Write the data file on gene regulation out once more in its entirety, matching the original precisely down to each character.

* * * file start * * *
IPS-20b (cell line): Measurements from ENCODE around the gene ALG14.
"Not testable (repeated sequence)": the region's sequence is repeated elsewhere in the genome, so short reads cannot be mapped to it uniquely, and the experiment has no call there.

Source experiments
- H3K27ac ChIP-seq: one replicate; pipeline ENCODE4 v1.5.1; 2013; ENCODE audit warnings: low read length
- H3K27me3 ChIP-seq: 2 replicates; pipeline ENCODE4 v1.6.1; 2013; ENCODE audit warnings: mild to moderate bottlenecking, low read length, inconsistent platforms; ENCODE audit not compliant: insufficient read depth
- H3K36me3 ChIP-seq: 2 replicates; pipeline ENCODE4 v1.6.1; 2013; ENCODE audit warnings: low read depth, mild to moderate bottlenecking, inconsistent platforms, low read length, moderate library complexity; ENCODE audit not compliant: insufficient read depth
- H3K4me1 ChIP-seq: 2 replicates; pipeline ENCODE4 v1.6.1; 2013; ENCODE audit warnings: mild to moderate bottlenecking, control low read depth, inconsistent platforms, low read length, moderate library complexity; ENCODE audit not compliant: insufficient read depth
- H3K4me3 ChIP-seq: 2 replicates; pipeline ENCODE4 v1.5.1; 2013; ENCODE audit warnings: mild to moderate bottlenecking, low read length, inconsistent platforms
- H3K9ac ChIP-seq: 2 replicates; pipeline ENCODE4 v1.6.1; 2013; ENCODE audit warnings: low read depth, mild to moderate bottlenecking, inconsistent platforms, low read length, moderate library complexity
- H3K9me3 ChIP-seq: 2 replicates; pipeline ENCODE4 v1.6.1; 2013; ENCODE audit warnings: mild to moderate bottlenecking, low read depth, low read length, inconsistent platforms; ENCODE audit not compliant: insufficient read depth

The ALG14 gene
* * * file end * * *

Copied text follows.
IPS-20b (cell line): Measurements from ENCODE around the gene ALG14.
"Not testable (repeated sequence)": the region's sequence is repeated elsewhere in the genome, so short reads cannot be mapped to it uniquely, and the experiment has no call there.

Source experiments
- H3K27ac ChIP-seq: one replicate; pipeline ENCODE4 v1.5.1; 2013; ENCODE audit warnings: low read length
- H3K27me3 ChIP-seq: 2 replicates; pipeline ENCODE4 v1.6.1; 2013; ENCODE audit warnings: mild to moderate bottlenecking, low read length, inconsistent platforms; ENCODE audit not compliant: insufficient read depth
- H3K36me3 ChIP-seq: 2 replicates; pipeline ENCODE4 v1.6.1; 2013; ENCODE audit warnings: low read depth, mild to moderate bottlenecking, inconsistent platforms, low read length, moderate library complexity; ENCODE audit not compliant: insufficient read depth
- H3K4me1 ChIP-seq: 2 replicates; pipeline ENCODE4 v1.6.1; 2013; ENCODE audit warnings: mild to moderate bottlenecking, control low read depth, inconsistent platforms, low read length, moderate library complexity; ENCODE audit not compliant: insufficient read depth
- H3K4me3 ChIP-seq: 2 replicates; pipeline ENCODE4 v1.5.1; 2013; ENCODE audit warnings: mild to moderate bottlenecking, low read length, inconsistent platforms
- H3K9ac ChIP-seq: 2 replicates; pipeline ENCODE4 v1.6.1; 2013; ENCODE audit warnings: low read depth, mild to moderate bottlenecking, inconsistent platforms, low read length, moderate library complexity
- H3K9me3 ChIP-seq: 2 replicates; pipeline ENCODE4 v1.6.1; 2013; ENCODE audit warnings: mild to moderate bottlenecking, low read depth, low read length, inconsistent platforms; ENCODE audit not compliant: insufficient read depth

The ALG14 gene